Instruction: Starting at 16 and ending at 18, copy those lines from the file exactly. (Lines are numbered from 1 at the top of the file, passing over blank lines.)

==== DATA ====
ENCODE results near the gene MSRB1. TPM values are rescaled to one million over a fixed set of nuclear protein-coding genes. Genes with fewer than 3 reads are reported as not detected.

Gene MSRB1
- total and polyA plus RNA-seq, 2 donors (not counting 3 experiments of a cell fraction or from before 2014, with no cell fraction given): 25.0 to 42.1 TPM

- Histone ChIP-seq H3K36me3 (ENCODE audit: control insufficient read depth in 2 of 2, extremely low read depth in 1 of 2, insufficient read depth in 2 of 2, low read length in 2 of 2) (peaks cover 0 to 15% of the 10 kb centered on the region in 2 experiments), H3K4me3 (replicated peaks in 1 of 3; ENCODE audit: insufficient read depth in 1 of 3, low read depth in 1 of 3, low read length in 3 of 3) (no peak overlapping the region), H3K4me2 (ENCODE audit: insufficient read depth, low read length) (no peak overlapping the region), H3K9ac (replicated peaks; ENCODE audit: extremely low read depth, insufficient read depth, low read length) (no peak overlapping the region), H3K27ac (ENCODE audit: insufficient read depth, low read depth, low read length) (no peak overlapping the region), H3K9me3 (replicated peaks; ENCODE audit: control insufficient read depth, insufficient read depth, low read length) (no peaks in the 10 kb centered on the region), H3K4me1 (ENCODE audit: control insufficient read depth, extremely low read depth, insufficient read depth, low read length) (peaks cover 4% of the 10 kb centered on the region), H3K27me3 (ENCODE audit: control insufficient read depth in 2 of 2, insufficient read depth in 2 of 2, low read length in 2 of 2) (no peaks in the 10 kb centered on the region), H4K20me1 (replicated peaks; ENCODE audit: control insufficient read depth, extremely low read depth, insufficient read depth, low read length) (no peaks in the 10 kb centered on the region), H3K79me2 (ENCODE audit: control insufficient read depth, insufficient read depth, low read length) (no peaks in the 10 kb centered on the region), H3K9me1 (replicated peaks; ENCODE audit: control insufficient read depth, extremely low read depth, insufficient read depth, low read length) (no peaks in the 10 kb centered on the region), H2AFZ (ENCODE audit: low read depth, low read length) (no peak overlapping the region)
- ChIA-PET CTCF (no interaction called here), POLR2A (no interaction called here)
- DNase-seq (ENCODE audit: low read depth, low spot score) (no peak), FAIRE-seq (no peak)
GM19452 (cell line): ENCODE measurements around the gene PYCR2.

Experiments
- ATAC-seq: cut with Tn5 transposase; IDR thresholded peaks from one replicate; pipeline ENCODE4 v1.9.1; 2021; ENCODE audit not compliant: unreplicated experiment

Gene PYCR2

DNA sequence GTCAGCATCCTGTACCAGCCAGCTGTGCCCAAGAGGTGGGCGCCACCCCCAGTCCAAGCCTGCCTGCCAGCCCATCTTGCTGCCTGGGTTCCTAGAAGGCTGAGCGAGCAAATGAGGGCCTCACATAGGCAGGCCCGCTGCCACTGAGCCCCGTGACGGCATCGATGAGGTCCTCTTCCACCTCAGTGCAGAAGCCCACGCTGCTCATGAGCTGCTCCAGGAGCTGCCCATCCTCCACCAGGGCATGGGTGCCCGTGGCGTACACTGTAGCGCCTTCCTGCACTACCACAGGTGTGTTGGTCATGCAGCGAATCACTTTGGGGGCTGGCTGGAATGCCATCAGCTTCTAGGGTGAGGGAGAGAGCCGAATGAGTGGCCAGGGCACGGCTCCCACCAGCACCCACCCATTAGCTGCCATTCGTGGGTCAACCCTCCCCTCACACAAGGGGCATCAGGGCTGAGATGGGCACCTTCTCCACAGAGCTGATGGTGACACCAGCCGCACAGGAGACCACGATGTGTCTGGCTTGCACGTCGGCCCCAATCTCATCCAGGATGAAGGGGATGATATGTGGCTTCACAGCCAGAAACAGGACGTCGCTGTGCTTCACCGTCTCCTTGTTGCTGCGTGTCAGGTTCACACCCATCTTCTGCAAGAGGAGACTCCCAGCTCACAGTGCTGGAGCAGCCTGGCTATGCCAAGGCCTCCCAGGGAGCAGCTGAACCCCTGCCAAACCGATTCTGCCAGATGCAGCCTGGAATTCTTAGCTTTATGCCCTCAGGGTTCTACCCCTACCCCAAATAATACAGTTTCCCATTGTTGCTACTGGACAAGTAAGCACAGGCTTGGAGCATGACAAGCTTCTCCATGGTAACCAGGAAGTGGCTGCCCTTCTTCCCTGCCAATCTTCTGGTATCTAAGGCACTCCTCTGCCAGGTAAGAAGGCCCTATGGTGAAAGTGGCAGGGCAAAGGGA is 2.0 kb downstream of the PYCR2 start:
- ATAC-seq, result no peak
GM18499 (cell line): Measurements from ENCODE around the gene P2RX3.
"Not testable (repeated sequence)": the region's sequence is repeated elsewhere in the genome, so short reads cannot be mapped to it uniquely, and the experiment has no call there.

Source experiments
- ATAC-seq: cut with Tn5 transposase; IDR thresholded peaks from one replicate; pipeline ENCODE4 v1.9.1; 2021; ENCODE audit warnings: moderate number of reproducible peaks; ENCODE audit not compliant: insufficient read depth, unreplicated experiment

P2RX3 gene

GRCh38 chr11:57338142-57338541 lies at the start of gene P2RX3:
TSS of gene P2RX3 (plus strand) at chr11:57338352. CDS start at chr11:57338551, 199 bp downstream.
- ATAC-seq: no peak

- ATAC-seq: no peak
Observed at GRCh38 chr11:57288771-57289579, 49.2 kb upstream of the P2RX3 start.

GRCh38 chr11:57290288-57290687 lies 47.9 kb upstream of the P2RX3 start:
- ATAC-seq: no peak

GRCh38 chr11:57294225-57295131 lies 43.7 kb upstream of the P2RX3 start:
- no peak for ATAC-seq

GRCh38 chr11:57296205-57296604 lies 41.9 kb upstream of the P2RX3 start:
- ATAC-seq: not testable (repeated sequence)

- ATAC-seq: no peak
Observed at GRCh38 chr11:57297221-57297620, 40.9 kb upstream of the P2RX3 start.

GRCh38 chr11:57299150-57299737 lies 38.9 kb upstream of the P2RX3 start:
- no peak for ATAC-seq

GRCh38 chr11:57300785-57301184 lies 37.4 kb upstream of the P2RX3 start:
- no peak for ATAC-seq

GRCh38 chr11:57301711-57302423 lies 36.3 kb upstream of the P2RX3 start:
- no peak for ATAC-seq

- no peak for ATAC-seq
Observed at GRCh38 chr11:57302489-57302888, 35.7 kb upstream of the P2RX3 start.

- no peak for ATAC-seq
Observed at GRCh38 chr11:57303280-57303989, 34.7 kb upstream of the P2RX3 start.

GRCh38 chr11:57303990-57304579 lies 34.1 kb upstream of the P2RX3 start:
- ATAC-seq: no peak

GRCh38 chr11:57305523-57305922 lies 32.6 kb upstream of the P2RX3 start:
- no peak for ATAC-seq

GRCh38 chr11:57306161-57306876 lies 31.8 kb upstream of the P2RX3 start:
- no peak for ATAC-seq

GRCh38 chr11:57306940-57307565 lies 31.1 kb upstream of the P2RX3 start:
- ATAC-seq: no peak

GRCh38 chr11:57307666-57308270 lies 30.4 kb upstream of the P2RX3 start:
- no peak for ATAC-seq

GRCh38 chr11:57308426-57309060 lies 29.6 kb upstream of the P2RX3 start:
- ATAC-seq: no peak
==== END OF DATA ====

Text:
- ATAC-seq: cut with Tn5 transposase; IDR thresholded peaks from one replicate; pipeline ENCODE4 v1.9.1; 2021; ENCODE audit warnings: moderate number of reproducible peaks; ENCODE audit not compliant: insufficient read depth, unreplicated experiment

P2RX3 gene

GRCh38 chr11:57338142-57338541 lies at the start of gene P2RX3: